By Betsy Mayer
When I was a nursing student, one of the first things we were taught was sterile technique and how to maintain a sterile field. Medical instruments, solutions, bandages, and sutures were routinely sterilized. To ensure that we weren’t passing on pathogens to our patients, we learned specific ways to wash and dry our hands. In some cases, we had to gown and mask when attending patients as well.
During my surgical training, I watched in fascination as the operating team scrubbed and suited up to prevent even the slightest opportunity for a patient to be infected. The steps of their impressive ritual were carried out so meticulously that it could have passed for a religious ceremony! Even the air piped into the operating room had been purified. It was serious business from beginning to end, and those who weren’t committed to the process weren’t tolerated.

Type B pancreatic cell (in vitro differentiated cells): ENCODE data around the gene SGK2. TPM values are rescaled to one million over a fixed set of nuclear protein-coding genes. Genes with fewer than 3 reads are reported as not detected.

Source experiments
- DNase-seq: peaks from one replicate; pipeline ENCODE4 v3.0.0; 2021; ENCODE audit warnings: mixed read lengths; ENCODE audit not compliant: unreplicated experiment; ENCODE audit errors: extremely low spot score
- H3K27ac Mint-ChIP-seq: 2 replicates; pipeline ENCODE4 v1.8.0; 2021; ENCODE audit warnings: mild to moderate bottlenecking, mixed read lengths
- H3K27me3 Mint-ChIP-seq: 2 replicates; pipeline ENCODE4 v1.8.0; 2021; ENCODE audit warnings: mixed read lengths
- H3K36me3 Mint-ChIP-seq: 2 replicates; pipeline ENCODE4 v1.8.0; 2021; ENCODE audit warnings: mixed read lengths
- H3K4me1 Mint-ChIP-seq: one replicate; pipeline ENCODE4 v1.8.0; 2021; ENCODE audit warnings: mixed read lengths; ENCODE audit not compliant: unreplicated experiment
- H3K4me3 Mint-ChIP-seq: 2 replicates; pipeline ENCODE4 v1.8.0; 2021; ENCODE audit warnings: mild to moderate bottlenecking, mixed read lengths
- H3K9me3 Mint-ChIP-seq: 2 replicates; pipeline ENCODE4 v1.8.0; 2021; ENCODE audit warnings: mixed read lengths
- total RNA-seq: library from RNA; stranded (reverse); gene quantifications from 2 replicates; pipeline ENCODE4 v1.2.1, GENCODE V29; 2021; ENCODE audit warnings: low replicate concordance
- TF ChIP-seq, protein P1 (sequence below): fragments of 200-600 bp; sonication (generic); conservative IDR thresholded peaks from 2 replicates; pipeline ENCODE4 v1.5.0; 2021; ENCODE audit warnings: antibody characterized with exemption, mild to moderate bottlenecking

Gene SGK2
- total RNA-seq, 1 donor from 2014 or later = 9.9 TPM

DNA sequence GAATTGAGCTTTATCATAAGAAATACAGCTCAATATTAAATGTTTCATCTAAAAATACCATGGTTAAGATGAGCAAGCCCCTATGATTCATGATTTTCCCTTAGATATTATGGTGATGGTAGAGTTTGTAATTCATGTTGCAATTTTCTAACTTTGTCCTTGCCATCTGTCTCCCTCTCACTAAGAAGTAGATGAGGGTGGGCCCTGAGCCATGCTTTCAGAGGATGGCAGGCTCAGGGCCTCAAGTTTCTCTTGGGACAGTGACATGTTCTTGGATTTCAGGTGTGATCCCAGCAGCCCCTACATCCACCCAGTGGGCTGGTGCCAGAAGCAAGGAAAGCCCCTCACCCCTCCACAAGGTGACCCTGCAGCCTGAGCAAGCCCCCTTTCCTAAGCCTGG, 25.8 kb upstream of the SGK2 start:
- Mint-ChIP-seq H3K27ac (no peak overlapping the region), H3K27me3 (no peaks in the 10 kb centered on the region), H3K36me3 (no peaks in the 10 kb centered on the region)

Last Generation is a magazine for people seeking spiritual answers to the current issues of our times.
Your subscription will give you:
*Digital-only subscriptions also available
Betsy Mayer is the managing director of Last Generation Magazine